Ireland’s foot dragging on tax reform could prove costly

There is much to be lost by leaning too far over backwards for firms financing public services

 Toll station on the M7 motorway. Tolls on the motorways divert heavy goods vehicles back through what should be peaceful town centres on the old main roads. Photograph: Bryan O’Brien

Toll station on the M7 motorway. Tolls on the motorways divert heavy goods vehicles back through what should be peaceful town centres on the old main roads. Photograph: Bryan O’Brien

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By failing to sign up to an international agreement on the way forward for taxation of companies, the Government seems to have stumbled rather badly in its communications on what is a matter of considerable importance.

For 65 years Ireland has operated a light corporate profits tax regime. Whether or not this was the best approach to attracting investment and modernising the economy, it has been a key factor in attracting foreign investment, especially from American firms in dynamic sectors. These have strongly helped transform the economy, expanding the number of rewarding jobs. Low company tax has been a core element in the package chosen and endorsed by successive governments. Indeed, predictability and stability of the company tax regime has been a major selling point and, as a country, we became rather dependent on it.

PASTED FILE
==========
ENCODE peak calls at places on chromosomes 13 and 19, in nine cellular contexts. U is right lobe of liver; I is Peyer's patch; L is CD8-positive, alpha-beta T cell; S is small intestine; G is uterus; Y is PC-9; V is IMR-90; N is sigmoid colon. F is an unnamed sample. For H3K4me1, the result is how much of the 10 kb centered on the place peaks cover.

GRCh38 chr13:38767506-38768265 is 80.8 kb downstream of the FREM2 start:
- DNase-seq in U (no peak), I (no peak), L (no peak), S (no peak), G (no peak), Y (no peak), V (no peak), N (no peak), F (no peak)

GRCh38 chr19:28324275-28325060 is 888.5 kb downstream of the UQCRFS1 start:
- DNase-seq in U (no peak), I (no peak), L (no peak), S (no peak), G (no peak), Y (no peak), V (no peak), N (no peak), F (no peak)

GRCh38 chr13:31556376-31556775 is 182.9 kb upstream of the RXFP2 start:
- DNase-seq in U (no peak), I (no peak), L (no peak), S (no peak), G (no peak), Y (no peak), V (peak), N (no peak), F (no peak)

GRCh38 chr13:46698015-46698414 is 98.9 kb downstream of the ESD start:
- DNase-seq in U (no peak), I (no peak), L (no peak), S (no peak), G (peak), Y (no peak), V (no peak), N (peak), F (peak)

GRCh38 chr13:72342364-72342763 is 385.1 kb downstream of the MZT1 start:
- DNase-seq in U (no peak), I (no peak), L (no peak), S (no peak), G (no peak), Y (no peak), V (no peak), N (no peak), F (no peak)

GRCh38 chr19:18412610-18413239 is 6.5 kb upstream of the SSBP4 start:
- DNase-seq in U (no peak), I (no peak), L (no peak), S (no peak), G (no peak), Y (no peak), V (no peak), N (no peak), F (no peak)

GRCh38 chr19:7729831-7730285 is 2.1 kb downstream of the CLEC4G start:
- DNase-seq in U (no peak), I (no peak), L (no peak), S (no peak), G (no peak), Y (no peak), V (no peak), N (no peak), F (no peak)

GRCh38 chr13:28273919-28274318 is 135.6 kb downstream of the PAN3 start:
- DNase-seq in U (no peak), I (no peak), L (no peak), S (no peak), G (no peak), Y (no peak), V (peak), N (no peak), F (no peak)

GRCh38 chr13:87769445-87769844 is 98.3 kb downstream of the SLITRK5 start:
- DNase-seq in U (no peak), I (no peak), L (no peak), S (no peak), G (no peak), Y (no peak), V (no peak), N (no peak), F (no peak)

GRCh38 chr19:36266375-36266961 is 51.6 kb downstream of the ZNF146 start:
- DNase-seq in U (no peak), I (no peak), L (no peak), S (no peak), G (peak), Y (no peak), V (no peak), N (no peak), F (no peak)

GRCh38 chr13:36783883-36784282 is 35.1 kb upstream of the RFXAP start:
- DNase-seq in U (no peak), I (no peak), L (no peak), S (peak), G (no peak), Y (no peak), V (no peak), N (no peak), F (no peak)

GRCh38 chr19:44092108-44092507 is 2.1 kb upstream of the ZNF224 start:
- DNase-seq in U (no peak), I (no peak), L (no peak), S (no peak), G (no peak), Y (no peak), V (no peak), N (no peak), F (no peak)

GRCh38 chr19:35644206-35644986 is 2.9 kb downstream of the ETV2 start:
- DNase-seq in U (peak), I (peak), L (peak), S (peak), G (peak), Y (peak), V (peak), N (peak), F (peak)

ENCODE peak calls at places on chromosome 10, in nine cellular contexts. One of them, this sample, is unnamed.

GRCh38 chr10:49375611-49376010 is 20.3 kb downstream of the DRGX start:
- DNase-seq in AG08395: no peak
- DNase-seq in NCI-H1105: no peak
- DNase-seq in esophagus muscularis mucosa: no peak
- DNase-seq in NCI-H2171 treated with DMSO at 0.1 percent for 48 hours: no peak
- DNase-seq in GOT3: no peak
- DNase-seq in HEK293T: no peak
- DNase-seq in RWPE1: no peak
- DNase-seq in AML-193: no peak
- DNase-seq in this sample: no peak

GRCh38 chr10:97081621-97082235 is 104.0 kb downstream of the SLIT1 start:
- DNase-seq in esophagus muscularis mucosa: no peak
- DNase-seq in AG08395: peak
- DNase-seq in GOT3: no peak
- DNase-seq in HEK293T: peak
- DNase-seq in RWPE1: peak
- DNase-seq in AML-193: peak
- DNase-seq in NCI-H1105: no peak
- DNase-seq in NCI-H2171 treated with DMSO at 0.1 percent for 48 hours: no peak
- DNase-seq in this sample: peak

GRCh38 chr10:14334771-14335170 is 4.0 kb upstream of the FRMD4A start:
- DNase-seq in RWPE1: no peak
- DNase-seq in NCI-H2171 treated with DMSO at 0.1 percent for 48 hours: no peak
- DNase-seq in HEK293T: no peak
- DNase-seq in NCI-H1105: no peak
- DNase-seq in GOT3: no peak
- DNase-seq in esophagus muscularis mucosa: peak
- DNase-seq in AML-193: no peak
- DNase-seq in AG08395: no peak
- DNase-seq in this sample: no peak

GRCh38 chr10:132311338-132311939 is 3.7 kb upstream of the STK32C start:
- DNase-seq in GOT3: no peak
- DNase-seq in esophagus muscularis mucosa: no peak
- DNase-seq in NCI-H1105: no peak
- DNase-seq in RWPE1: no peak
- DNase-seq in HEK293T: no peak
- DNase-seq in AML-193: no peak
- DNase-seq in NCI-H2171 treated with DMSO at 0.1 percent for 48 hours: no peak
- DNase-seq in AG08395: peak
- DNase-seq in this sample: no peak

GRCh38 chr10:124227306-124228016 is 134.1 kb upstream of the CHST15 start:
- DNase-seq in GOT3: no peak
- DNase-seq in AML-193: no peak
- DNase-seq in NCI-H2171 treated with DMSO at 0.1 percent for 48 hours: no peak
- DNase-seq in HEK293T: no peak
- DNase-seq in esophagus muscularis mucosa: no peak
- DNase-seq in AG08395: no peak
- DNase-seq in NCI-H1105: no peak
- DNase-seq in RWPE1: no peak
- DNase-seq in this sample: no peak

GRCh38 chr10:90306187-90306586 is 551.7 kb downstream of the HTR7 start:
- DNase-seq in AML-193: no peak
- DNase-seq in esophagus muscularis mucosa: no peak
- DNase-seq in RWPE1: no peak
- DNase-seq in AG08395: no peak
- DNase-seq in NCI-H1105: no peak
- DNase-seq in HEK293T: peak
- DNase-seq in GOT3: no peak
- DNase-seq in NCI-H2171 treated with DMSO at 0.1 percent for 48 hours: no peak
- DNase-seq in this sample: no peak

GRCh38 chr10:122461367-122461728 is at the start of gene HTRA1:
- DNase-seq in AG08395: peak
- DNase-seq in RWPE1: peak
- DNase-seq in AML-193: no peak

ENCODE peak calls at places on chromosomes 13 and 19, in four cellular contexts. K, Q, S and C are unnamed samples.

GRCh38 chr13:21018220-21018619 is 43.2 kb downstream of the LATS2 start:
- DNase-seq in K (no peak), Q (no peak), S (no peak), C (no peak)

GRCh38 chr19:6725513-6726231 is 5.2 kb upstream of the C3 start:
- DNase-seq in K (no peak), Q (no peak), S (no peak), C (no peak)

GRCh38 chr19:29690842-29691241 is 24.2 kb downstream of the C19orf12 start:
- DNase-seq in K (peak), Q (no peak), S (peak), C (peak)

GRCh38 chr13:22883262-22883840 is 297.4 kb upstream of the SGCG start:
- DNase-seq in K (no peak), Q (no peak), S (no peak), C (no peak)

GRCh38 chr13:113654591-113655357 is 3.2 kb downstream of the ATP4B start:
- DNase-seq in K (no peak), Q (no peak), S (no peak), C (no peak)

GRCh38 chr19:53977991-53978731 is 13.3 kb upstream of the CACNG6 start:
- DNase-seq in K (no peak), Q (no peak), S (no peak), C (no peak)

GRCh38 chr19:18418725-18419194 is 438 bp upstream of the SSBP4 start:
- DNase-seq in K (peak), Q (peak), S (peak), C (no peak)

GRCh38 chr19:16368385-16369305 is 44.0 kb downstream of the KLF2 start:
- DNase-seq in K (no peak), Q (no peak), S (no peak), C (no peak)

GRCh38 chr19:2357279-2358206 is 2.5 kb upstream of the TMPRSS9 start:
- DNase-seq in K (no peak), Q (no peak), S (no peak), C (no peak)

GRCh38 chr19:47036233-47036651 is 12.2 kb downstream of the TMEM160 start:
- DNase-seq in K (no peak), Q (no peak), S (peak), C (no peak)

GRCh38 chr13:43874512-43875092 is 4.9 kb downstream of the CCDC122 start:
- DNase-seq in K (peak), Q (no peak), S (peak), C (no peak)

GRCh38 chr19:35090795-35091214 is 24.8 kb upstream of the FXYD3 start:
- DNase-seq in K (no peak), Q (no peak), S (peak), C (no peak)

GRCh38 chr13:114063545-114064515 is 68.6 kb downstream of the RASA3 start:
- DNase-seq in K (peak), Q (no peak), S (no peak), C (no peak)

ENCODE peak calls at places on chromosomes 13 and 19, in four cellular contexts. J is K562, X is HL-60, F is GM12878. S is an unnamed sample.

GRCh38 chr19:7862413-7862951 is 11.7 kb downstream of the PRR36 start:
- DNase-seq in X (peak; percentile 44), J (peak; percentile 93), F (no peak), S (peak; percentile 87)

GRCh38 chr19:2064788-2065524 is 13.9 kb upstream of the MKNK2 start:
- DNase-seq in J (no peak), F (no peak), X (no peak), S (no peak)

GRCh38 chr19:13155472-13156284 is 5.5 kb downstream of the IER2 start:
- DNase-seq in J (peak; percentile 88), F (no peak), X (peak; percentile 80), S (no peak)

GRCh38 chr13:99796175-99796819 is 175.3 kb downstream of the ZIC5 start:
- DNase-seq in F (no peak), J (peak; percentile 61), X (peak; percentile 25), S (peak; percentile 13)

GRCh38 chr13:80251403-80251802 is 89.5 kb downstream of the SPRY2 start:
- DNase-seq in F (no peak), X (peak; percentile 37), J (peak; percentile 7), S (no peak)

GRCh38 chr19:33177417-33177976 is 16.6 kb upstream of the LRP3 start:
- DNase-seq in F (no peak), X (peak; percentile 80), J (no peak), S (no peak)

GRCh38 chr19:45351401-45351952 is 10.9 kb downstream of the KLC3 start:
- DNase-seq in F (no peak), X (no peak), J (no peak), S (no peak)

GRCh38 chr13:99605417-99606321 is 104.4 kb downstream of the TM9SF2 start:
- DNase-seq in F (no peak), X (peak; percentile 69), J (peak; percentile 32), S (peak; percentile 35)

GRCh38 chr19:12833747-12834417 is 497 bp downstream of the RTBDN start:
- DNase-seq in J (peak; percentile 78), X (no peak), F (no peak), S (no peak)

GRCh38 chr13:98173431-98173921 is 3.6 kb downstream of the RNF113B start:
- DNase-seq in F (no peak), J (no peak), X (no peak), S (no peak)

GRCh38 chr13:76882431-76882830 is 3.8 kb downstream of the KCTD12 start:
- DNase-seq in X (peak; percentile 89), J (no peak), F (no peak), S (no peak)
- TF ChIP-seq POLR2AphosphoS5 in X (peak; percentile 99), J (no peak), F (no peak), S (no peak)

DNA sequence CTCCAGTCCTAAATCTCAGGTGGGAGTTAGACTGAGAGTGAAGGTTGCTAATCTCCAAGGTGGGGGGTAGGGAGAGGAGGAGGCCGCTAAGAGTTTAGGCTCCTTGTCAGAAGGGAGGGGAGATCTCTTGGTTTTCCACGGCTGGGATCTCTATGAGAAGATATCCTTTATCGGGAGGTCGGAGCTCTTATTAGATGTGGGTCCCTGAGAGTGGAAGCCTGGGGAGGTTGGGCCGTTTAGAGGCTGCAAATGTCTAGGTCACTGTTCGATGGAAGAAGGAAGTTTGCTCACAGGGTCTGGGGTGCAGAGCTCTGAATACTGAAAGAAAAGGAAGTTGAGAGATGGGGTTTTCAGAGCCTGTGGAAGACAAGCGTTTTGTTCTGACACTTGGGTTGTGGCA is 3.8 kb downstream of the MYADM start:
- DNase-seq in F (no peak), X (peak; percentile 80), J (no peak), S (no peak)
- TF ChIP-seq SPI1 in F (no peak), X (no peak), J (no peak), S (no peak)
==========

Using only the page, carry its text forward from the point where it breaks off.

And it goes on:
The tax regime’s stability has actually been only partial, though. Ireland has had to make several major changes in the regime over the years in order to be consistent with the expectations of our partners in the European Union. This included moving from a zero tax rate on profits from exports to a 10 per cent rate for manufacturers (1980) and then to the current 12½ per cent rate for most companies (after 1996). Investors were not put off by these changes and understood why they had to be made.

Insofar as it is transparent, the 12½ per cent rate has been seen as being reasonably respectable in international tax circles.

It is not clear why Ireland has so far failed to find a form of words that would have enabled it to join 130 other countries earlier this month in agreeing a framework for reform

Overall, though, the international structure of company taxation has long been an incoherent mish-mash, partly thanks to political lobbying by large firms in the United States and elsewhere. It has been by exploiting this incoherence that such firms have been able to use Irish tax law in combination with that of other countries to reduce their global tax payments to far below 12½ per cent.

Multinational firms now understand that, if the Biden administration fully succeeds in its reform efforts, the Irish 12½ per cent rate will lose its potency for them: they would have nothing to fear in such circumstances from an Irish move to 15 per cent.

Against this background, it is not clear why Ireland has so far failed to find a form of words that would have enabled it to join 130 other countries earlier this month in agreeing a framework for reform.